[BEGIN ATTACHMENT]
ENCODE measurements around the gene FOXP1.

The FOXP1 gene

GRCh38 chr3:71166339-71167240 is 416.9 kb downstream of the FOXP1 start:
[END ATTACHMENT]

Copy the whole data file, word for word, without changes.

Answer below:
ENCODE measurements around the gene FOXP1.

The FOXP1 gene

GRCh38 chr3:71166339-71167240 is 416.9 kb downstream of the FOXP1 start: